Tag Archives: Habakkuk

Yet I Will Rejoice – Habakkuk 3:17-19

Though the fig tree should not blossom, nor fruit be on the vines, the produce of the olive fail and the fields yield no food, the flock be cut off from the fold and there be no herd in the stalls, yet I will rejoice in the LORD; I will take joy in the God of my salvation. GOD, the Lord, is my strength (Habakkuk 3:17-19).

This passage, and the book of Habakkuk in general, has at times been both my most favorite and least favorite in the whole Bible. We can all relate to the cry of Habakkuk at the beginning of this book:

O LORD, how long shall I cry for help, and you will not hear? (Habakkuk 1:2).

Unfortunately, the Lord’s answer to Habakkuk was not very satisfying. God only told Habakkuk things would be getting worse, not better. I was reminded of this passage last night when I learned that a dear friend was diagnosed with cancer. Why Lord?

Not many of us today have vineyards or stalls for our livestock. However, we all have the things of this world that are important to us and even dear to us. Our jobs, our homes, our health, our friends, and our families. If those were to be taken from us, then what?

Habakkuk realized that even if everything else was taken from him, the Lord God would remain. And that was enough. Enough not only to survive, but enough to rejoice. Rejoice in Him. Rejoice in our God who is also our Savior. Rejoice in His promises. Rejoice that we are merely pilgrims passing through this sinful land on our way to the homes that Jesus has prepared for us.

I have to admit that I do not feel like rejoicing much today. However, just like the Apostle Peter responded when times got tough and many other disciples were turning away,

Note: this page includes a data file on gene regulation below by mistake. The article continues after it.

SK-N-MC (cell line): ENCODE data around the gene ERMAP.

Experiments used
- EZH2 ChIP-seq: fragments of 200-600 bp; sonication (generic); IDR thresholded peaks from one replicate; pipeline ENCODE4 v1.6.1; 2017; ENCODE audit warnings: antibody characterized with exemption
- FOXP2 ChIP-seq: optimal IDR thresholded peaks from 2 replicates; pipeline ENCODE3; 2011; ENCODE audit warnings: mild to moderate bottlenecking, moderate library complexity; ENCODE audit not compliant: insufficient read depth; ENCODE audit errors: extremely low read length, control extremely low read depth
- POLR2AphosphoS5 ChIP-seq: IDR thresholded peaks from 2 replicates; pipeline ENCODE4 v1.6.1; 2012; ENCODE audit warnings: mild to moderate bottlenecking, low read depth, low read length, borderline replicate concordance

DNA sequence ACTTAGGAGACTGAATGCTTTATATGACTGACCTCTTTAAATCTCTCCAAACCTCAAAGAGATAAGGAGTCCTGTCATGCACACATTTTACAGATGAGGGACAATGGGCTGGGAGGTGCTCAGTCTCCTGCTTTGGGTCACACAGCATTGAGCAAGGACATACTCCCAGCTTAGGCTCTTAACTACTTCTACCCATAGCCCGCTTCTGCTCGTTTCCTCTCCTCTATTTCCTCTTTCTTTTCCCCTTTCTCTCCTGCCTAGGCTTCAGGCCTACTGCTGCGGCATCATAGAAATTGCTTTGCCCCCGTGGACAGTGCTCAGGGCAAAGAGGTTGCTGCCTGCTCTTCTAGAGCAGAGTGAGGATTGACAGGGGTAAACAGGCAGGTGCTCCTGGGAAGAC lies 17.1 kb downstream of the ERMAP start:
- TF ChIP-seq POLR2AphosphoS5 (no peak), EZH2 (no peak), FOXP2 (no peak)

“Lord, to whom shall we go? You have the words of eternal life, and we have believed, and have come to know, that you are the Holy One of God” (John 6:68).

I can look to the world and there are no answers. I can look to myself and there are no answers. I can look to Jesus and there are promises of eternal life. To whom else could we go? No one else. Because “there is salvation in no one else, for there is no other name under heaven given among men by which we must be saved.”

So, in the end, I can only look to Jesus and that empty cross and, with Habakkuk, take joy in the God of my salvation.

 

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The wicked surround the righteous – Habakkuk 1:2-4

O LORD, how long shall I cry for help, and you will not hear? Or cry to you “Violence!” and you will not save?  Why do you make me see iniquity, and why do you idly look at wrong? Destruction and violence are before me; strife and contention arise. So the law is paralyzed, and justice never goes forth. For the wicked surround the righteous; so justice goes forth perverted (Habakkuk 1:2-4).

The book of Habakkuk is a personal favorite although its message also terrifies me, just as it did the prophet Habakkuk:

I hear, and my body trembles; my lips quiver at the sound; rottenness enters into my bones; my legs tremble beneath me. Yet I will quietly wait for the day of trouble to come upon people who invade us (Habakkuk 3:16).

I see the forces of evil growing in strength within our nation and world. I see them uniting against Christians and can only wonder if this is the coming judgment of the sovereign God. Certainly it would not be the first time God has used the wicked for his divine purposes. Ultimately, my inability to clearly see God’s purpose in allowing this growing wickedness leaves me wholly dependent upon the God of my salvation:

Though the fig tree should not blossom, nor fruit be on the vines, the produce of the olive fail and the fields yield no food, the flock be cut off from the fold and there be no herd in the stalls, yet I will rejoice in the LORD; I will take joy in the God of my salvation (Habakkuk 3:17-18).

Like the prophet Habakkuk and the apostles under Jesus, there is nowhere else to turn even if we are uncomfortable with the message:

So Jesus said to the Twelve, “Do you want to go away as well?” Simon Peter answered him, “Lord, to whom shall we go? You have the words of eternal life, and we have believed, and have come to know, that you are the Holy One of God” (John 6:67-69).

Sometimes, when our faith is weak, it can be hard to trust. But then, we remember that there is only one God and one Lord Jesus Christ. To whom else could we go?

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